With so much data to deal with, we didn’t want to overwhelm visitors. After all, sifting through 90,000 documents (that is growing daily) can be a tedious chore, even with a user-friendly interface. Taking this into account, we worked with SkyDox to harness a refined search functionality that they had developed as part of their cloud document-sharing and collaboration application. This empowers users to easily find what they’re looking for, regardless of their previous research experience. On top of that, we’ve built-in automated document metadata tagging system, so search becomes infinitely easier and relevant for users. Currently, we’re building in capabilities for our visitors to further refine their searches by name, member state, or specific legal terms via our case-law thesaurus. In addition, our platform will alert users when new related documents are available via RSS feeds. What’s more, users will be able to go straight to the portion of the document with these key words, rather than wading through, often hundreds, of pages in one ruling.
The new platform will be a replacement for the existing search engine used to distribute final judgments published by the ECHR. The ECHR is required under the Convention (Article 44 § 3) to make these judgments public. These rulings affect more than 800 million inhabitants in 47 member states – so it’s crucial that we make our documents equally accessible for everyone who searches through our document repository, whether it be a journalist, a legal professional, or a member of the public -- no matter how experienced (or not) they are with search platforms. This will also enable legal professionals to conduct more thorough research into precedents prior to deciding whether to lodge an application. Ultimately, 90 percent of cases sent to the Court are declared inadmissible and by providing a comprehensive easily searchable European Court of Human Rights legal database will hopefully help stem the flow of applications.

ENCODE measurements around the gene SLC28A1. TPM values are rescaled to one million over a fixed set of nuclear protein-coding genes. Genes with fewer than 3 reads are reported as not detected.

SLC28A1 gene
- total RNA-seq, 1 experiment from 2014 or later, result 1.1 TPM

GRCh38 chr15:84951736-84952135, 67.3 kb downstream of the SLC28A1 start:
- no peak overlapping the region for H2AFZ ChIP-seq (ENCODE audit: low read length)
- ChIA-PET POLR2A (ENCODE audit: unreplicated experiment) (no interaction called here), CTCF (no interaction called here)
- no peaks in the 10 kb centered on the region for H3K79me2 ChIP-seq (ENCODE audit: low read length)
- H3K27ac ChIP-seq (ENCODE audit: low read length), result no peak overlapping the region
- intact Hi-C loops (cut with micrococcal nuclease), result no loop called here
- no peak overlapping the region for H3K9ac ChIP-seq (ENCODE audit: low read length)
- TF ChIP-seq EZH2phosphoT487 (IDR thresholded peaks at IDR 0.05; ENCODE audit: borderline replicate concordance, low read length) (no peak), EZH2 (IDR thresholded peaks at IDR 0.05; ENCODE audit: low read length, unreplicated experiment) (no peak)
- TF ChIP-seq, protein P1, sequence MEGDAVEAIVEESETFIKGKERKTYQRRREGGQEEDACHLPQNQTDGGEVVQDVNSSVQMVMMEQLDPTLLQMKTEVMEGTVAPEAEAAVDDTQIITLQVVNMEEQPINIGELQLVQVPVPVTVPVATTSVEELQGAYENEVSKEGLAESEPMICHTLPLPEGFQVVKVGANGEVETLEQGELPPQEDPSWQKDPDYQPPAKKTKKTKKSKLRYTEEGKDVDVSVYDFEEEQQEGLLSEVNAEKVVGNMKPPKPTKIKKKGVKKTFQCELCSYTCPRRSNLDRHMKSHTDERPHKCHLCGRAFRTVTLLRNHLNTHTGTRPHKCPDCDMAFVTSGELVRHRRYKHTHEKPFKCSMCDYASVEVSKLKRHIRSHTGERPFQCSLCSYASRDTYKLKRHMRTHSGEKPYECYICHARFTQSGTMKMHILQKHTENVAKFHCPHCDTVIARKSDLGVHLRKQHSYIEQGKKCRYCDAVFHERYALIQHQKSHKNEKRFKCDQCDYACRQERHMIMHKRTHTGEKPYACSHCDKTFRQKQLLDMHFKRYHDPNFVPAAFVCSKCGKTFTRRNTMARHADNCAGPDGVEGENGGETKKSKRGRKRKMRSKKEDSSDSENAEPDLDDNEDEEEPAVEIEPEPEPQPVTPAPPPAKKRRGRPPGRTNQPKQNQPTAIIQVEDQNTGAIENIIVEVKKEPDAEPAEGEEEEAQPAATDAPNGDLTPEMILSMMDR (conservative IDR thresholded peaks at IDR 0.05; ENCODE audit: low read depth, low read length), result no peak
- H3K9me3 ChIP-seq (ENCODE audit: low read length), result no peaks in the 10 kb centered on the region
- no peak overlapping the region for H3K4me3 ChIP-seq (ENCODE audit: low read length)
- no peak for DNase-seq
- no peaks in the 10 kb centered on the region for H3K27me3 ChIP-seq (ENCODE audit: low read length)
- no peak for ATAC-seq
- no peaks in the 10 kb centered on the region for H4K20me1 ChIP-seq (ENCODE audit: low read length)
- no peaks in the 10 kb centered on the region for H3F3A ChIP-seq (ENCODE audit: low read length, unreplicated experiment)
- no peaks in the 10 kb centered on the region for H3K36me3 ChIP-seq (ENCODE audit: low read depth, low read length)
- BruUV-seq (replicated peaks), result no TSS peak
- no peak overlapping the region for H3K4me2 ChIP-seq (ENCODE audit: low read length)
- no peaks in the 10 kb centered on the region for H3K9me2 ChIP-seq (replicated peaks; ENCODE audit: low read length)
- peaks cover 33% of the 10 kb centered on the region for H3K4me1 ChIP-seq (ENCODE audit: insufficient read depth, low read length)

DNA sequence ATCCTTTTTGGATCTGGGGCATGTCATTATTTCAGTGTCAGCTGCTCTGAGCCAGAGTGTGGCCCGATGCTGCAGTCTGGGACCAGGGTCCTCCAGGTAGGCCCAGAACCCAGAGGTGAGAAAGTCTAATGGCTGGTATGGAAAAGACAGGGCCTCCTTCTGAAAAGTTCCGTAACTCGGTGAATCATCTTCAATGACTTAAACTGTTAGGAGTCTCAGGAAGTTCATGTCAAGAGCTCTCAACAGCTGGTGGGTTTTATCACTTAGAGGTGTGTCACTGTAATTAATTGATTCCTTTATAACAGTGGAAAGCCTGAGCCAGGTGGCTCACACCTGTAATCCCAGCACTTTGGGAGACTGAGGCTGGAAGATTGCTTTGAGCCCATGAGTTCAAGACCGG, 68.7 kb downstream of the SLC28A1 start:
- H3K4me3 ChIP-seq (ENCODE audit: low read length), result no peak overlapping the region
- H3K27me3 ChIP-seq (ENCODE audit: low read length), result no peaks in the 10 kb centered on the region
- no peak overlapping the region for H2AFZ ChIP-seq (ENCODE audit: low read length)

Even outside the business of managing upwards of thousands of legal documents, making information easily accessible and searchable is paramount for all enterprises. A recent study found that 87 percent of employees spend time each day searching internal databases for information. This is also reflected in enterprise environments, especially as more employees need to access information from locations outside of the office. In fact, according to Forrester, 62 percent of workers spend time working at a location other than the office. So those that do not employ effective file sharing and knowledge management capabilities due to a lack of proper search functions almost always run the risk of decreased employee productivity.
From our reorganization efforts, we are expecting to see an increase in site visitors. Also, for the first time, we have chosen to allow all of the documents in our repository to be indexed on major search engines like Google, Yahoo and Bing -- so anyone searching for a specific case or area of law will be able to access the document via a Web browser. This eliminates the need to upload the documents on multiple databases, recreating the content to effectively share the information.
As demand for access to the ECHR’s case law has grown, it has become essential to ensure that searching for them be simple for everyone, at all levels. In some ways, we’ve achieved a formidable task – implementing a system where the search capabilities are easy to use and our legacy data remains in place.
After all, what’s the use of technology, if using it causes more problems than it solves?
John Hunter is head of IT for the ECHR.